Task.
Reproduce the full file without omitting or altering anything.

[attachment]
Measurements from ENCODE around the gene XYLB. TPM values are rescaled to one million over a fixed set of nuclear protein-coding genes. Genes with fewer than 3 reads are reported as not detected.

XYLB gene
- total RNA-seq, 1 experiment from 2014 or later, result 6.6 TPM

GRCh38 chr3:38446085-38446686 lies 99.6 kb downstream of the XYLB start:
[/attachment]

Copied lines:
Measurements from ENCODE around the gene XYLB. TPM values are rescaled to one million over a fixed set of nuclear protein-coding genes. Genes with fewer than 3 reads are reported as not detected.

XYLB gene
- total RNA-seq, 1 experiment from 2014 or later, result 6.6 TPM

GRCh38 chr3:38446085-38446686 lies 99.6 kb downstream of the XYLB start: